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Rare earthquake strikes New Jersey, shaking reported across state

A magnitude 3.1 earthquake struck in East Freehold, New Jersey, early Wednesday morning, the U.S. Geological Survey reported. Residents took to social media to express their shock at the rare occurrence as numerous reports of shaking have been reported across the state and in New York City.

Hundreds of people as far away as Philadelphia and Long Island, New York, contributed to the USGS' "Did You Feel It?" map, reporting only weak or light shaking and no damage.
 


"It would be very surprising for us to see anything more than you know, damaged shelves or picture frames falling off of windows," said Robert Sanders, a geophysicist with the survey.    

NJ.com reports that on Aug. 23, 2011, a 5.8 magnitude earthquake in central Virginia shook buildings in New Jersey. It was one of the largest earthquakes ever recorded in the eastern U.S.

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The earthquake struck southeast of East Freehold.  USGS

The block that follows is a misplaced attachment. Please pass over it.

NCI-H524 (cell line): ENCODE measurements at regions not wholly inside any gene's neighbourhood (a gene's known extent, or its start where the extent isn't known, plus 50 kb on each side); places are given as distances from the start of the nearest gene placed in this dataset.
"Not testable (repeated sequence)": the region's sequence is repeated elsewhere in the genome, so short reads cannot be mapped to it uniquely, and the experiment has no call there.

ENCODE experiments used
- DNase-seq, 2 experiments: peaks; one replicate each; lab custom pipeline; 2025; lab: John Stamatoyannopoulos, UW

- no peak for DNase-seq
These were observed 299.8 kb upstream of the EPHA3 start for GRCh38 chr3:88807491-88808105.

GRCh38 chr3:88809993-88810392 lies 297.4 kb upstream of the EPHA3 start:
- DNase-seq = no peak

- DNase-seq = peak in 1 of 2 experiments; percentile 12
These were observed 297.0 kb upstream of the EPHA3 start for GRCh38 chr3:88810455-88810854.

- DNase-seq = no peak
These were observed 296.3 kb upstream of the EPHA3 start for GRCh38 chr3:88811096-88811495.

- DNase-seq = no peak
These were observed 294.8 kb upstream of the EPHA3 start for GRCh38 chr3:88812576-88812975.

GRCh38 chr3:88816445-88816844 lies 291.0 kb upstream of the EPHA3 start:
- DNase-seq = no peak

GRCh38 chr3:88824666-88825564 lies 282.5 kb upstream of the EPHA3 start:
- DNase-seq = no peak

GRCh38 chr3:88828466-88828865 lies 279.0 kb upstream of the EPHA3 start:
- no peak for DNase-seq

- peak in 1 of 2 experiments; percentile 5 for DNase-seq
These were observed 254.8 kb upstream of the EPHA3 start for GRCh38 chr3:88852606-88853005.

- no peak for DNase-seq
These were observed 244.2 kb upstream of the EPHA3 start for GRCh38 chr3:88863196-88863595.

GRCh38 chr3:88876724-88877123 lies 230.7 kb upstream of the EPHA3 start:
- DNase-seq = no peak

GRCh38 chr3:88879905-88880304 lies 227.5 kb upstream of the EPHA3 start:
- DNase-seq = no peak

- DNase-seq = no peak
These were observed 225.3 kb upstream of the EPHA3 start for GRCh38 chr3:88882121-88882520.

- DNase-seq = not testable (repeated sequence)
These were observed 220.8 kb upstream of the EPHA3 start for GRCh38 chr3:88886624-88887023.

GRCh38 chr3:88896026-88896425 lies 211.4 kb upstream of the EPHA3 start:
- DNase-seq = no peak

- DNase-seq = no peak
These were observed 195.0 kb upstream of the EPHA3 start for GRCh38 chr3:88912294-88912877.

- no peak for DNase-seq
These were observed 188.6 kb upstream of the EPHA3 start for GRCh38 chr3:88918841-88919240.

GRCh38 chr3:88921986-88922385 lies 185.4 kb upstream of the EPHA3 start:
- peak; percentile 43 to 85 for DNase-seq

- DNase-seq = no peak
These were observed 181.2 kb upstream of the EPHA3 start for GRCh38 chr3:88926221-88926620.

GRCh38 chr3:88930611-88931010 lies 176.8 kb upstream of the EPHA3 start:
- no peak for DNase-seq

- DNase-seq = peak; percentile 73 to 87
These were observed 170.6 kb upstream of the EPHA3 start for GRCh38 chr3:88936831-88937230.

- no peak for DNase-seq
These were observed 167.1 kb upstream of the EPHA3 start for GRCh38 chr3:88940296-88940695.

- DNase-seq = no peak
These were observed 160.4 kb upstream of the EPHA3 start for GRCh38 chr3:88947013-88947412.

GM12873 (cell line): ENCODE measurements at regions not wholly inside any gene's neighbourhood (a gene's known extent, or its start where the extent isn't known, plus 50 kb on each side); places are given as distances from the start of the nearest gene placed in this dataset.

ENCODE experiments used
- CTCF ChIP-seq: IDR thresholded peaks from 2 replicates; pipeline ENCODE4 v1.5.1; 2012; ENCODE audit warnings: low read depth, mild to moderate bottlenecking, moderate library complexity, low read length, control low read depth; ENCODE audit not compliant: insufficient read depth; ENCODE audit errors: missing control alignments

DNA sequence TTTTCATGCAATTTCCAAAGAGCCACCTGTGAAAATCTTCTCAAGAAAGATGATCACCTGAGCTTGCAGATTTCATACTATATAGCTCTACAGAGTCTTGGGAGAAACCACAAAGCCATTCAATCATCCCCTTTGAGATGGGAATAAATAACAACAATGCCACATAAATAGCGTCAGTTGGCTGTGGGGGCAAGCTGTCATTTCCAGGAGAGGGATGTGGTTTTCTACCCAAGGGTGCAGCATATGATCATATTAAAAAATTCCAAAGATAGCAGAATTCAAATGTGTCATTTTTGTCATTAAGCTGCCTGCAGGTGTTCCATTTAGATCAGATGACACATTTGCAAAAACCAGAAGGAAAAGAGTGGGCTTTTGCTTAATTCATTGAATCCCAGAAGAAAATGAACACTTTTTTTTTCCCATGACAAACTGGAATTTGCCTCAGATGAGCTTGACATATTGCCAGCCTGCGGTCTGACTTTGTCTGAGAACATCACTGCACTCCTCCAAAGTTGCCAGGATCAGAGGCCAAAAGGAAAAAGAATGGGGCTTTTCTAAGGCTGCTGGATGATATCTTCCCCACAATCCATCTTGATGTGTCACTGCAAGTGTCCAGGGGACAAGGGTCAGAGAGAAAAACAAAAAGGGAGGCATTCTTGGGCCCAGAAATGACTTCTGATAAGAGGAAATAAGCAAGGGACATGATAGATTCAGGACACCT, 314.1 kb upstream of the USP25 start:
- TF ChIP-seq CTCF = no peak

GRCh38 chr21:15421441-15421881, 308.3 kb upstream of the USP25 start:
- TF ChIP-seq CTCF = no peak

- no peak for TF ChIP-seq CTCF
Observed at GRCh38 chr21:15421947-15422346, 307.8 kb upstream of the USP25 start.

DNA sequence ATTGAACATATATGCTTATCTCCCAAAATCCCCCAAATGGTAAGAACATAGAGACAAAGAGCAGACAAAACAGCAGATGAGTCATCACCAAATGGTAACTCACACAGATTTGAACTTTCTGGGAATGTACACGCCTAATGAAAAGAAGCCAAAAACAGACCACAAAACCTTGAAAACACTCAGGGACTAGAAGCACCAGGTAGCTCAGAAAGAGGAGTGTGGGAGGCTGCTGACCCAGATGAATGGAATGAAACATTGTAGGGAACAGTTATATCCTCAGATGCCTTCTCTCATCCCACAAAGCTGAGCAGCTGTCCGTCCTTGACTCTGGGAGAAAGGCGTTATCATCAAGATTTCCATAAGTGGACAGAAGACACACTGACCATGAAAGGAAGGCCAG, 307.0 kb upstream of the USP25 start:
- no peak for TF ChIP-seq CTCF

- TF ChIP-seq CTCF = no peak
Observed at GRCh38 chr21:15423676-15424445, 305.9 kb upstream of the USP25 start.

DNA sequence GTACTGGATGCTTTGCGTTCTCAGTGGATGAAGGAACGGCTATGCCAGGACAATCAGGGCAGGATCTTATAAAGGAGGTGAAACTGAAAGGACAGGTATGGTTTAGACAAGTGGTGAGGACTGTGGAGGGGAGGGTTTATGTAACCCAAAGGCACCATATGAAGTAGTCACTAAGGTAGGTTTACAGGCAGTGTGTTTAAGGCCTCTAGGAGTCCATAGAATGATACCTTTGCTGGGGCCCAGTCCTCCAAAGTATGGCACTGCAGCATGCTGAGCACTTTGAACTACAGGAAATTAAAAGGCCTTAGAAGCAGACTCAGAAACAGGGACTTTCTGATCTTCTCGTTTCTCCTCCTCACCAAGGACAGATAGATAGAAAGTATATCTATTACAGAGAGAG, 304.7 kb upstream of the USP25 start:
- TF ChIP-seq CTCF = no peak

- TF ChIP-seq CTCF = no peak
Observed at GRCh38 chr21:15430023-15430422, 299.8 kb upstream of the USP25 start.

East Coast earthquakes are far less common than in the West, but they tend to be felt over a broad area.

"The waves are able to reverberate and travel pretty happily out for miles," said U.S. Geological Survey seismologist Susan Hough.

The USGS said the earthquake was centered 1.25 miles south, southeast of the center of East Freehold. It hit just before 2 a.m.

"That's a fairly uncommon event magnitude for quakes in this area," Sanders said. Since 1970, there have been two other quakes within 10 miles of this location, a 3.5 in 1979 and a 3.1 in 1992, he said.  

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